7  Whosoever makes war, whether from policy or ambition, means to acquire and to hold what he acquires, and to carry on the war he has undertaken in such a manner that it shall enrich and not impoverish his native country and State.
Discourses on the First Decade of Titus Livius By Niccolo Machiavelli
Get Context   In BOOK 2: CHAPTER VI.
8  For as a city living under free institutions has two ends always before it, namely to acquire liberty and to preserve it, it must of necessity be led by its excessive passion for liberty to make mistakes in the pursuit of both these objects.
Discourses on the First Decade of Titus Livius By Niccolo Machiavelli
Get Context   In BOOK 1: CHAPTER XXIX.
9  A republic ought, therefore, to provide by its ordinances that none of its citizens shall, under colour of doing good, have it in their power to do evil, but shall be suffered to acquire such influence only as may aid and not injure freedom.
Discourses on the First Decade of Titus Livius By Niccolo Machiavelli
Get Context   In BOOK 1: CHAPTER XLVI.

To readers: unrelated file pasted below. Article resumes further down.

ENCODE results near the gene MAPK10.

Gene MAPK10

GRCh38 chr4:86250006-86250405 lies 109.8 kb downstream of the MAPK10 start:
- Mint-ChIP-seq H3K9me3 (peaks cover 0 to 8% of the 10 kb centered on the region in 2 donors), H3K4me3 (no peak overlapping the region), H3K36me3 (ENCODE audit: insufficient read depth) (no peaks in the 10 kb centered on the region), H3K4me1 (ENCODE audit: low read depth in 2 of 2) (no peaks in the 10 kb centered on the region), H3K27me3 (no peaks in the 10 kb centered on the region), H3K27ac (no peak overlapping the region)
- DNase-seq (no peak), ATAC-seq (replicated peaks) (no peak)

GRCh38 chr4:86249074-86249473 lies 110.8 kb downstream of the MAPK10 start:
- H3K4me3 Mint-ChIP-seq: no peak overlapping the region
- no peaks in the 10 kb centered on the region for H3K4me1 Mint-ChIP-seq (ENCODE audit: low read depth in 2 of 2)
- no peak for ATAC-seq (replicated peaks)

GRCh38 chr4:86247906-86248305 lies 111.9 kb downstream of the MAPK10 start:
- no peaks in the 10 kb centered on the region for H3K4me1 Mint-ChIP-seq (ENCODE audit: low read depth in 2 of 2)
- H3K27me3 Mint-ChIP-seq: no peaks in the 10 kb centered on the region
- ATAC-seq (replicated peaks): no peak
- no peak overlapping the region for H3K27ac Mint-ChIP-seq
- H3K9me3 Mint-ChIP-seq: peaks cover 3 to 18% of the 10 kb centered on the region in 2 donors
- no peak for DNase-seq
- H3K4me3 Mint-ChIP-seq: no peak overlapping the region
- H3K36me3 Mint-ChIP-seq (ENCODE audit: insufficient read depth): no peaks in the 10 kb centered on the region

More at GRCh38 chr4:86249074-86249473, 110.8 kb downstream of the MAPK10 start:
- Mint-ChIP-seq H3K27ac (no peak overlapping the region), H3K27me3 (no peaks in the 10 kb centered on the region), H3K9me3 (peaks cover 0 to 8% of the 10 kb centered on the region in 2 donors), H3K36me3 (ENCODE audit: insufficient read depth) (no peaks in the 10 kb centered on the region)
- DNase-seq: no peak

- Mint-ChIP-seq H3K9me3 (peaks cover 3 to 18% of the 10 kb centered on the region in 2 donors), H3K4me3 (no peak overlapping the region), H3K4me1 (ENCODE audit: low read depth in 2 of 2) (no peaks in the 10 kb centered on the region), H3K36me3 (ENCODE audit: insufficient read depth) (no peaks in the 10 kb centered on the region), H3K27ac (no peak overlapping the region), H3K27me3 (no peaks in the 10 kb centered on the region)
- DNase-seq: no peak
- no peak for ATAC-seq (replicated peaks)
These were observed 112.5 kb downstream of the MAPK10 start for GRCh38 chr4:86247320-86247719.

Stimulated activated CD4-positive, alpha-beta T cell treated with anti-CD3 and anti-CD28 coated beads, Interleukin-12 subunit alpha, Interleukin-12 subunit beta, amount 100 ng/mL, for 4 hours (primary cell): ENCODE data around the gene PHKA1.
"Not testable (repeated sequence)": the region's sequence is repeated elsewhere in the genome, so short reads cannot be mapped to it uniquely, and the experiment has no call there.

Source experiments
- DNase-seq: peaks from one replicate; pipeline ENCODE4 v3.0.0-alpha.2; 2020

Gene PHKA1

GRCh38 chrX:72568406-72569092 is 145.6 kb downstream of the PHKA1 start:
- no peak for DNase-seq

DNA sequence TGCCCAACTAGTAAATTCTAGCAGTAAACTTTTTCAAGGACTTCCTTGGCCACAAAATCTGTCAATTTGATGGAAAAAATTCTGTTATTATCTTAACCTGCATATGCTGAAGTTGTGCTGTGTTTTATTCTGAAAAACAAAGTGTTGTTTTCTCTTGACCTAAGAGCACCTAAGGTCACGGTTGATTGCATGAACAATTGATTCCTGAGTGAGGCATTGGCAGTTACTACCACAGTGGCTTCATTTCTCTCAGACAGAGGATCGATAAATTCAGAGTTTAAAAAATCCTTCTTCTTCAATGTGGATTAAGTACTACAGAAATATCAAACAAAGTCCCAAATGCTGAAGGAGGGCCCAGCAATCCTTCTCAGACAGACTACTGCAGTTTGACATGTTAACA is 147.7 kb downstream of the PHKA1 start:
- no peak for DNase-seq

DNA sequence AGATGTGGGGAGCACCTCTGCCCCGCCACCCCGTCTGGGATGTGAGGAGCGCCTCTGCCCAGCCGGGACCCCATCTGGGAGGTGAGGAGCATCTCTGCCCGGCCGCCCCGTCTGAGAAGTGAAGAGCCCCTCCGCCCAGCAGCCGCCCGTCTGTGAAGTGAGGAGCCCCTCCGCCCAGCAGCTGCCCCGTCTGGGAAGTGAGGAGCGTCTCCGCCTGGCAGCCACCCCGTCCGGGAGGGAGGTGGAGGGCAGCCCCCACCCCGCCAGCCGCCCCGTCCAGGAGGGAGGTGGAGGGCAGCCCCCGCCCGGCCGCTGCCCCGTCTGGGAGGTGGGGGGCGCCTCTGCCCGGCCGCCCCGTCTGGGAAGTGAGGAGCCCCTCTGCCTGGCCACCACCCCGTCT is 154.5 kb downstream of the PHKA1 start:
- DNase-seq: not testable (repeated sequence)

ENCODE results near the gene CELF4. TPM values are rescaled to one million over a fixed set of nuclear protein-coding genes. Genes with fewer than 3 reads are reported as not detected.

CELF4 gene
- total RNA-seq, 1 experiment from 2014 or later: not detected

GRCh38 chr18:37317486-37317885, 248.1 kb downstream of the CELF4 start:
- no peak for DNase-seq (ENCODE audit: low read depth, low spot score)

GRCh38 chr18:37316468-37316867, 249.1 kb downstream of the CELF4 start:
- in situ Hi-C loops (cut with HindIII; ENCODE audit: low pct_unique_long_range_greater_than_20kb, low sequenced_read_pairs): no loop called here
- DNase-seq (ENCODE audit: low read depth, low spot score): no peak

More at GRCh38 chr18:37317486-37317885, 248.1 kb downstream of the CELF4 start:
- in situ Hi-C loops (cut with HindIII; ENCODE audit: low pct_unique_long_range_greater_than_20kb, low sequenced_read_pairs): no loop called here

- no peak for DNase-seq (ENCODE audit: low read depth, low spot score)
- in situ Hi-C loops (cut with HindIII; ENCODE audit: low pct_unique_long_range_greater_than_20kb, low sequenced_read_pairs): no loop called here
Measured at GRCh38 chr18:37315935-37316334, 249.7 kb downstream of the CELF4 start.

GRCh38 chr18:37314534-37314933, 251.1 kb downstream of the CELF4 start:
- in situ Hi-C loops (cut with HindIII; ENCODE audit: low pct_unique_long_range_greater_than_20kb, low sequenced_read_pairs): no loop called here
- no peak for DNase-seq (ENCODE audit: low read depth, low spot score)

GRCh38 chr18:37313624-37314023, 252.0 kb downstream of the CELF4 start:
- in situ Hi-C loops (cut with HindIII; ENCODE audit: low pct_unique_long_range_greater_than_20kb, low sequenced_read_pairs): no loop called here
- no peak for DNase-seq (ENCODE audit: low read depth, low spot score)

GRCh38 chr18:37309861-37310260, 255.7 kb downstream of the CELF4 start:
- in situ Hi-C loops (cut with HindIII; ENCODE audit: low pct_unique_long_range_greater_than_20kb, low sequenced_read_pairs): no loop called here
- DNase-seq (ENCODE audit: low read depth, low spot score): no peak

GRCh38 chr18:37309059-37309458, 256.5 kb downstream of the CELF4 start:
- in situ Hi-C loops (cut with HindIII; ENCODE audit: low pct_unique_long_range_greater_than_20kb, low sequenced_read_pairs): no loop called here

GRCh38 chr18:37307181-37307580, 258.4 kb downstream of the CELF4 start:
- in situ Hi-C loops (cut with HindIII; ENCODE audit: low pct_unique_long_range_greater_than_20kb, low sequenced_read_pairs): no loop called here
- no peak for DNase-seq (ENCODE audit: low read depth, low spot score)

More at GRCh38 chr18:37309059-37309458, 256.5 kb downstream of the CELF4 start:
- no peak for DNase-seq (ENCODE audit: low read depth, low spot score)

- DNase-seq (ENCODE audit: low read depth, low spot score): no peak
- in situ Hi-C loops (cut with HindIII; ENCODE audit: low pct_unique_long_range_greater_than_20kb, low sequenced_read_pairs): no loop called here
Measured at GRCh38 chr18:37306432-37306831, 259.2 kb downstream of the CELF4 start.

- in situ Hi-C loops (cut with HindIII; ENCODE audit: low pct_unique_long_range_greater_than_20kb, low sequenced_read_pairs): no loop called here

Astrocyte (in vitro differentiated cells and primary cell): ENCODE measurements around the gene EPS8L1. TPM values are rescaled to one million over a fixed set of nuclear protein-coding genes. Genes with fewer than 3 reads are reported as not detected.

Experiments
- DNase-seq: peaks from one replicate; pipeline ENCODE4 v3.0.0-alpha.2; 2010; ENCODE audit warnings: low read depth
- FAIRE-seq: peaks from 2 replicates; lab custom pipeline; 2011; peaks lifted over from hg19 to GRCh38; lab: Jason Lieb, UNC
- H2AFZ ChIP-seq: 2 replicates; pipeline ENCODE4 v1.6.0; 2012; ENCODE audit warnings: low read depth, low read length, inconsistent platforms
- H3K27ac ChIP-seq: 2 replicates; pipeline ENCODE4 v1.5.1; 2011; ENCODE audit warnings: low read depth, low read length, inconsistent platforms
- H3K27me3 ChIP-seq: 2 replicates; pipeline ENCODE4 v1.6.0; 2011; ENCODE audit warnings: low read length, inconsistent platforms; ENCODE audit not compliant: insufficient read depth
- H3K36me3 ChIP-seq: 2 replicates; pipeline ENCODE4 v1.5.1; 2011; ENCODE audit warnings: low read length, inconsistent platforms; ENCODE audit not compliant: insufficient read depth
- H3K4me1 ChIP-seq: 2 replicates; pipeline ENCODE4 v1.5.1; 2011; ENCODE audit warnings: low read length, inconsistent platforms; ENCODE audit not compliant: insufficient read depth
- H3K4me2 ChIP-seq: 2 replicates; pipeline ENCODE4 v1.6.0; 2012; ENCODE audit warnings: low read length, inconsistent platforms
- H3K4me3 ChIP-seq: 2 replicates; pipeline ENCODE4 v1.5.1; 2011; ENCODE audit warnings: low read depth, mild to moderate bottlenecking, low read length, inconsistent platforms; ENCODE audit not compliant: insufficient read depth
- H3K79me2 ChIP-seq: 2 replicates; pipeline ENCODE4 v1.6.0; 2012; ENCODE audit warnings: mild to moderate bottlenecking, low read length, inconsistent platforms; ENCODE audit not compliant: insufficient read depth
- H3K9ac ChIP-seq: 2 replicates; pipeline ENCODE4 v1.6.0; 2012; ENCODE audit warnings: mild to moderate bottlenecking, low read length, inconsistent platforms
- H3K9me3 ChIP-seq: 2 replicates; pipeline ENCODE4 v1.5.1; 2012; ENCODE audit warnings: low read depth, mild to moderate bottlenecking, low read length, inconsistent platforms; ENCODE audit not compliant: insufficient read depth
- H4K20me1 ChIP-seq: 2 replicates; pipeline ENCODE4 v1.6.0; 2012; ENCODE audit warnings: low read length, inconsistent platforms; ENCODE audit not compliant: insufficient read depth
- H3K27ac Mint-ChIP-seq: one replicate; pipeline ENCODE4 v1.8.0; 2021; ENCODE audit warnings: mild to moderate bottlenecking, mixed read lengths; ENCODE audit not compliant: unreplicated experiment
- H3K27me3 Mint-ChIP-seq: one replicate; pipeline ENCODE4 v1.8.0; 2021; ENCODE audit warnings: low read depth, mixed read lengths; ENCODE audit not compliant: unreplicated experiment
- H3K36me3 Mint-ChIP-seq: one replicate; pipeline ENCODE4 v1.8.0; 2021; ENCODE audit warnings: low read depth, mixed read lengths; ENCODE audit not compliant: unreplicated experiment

10  When his cause came to be tried he was acquitted; but at the hearing it was much debated, whether he who would retain power or he who would acquire it, is the more dangerous citizen; the desires of both being likely to lead to the greatest disorders.
Discourses on the First Decade of Titus Livius By Niccolo Machiavelli
Get Context   In BOOK 1: CHAPTER V.
11  But that all may clearly understand how much more the Romans were aided by valour than by Fortune in acquiring their empire, I shall in the following Chapter consider the character of those nations with whom they had to contend, and show how stubborn these were in defending their freedom.
Discourses on the First Decade of Titus Livius By Niccolo Machiavelli
Get Context   In BOOK 2: CHAPTER I.
12  Wherefore one who weighs both sides of the question well, might hesitate which party he should choose as the guardian of public liberty, being uncertain which class is more mischievous in a commonwealth, that which would acquire what it has not, or that which would keep the authority which it has already.
Discourses on the First Decade of Titus Livius By Niccolo Machiavelli
Get Context   In BOOK 1: CHAPTER V.